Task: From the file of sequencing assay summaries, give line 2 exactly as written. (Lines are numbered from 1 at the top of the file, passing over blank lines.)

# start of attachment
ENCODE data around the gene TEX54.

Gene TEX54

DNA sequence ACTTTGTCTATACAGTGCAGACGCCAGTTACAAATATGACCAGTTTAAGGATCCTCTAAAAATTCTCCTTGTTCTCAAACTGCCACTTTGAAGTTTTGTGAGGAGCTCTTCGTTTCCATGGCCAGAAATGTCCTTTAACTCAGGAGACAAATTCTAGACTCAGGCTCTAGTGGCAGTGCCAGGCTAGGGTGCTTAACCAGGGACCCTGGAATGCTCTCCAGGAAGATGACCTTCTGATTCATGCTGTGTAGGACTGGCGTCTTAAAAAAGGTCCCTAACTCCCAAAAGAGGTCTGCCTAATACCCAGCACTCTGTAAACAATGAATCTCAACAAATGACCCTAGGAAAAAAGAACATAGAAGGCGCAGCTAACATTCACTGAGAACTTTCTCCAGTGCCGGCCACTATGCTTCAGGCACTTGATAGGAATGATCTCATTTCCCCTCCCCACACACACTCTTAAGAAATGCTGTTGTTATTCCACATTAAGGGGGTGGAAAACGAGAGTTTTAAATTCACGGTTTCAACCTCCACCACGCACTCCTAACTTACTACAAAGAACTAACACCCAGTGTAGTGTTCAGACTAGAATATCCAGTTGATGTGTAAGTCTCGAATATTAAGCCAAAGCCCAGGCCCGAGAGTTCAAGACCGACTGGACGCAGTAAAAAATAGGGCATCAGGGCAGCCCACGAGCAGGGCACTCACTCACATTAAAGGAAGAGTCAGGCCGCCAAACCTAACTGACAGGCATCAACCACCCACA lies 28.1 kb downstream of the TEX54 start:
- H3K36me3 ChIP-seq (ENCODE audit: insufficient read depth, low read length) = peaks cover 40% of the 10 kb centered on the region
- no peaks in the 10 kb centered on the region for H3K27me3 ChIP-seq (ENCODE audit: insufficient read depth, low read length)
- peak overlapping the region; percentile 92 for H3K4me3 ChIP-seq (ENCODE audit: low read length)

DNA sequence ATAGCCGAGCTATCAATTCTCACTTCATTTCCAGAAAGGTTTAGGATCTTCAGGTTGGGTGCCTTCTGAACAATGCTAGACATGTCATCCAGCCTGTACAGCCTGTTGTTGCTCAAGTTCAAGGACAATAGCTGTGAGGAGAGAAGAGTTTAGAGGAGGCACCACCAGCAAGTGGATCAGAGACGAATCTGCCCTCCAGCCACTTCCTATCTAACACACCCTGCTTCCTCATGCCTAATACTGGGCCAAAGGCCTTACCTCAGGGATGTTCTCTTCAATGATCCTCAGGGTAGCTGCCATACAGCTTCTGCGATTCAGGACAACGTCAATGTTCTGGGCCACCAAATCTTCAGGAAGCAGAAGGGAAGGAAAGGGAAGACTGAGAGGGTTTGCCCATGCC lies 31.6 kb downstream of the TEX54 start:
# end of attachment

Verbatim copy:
Gene TEX54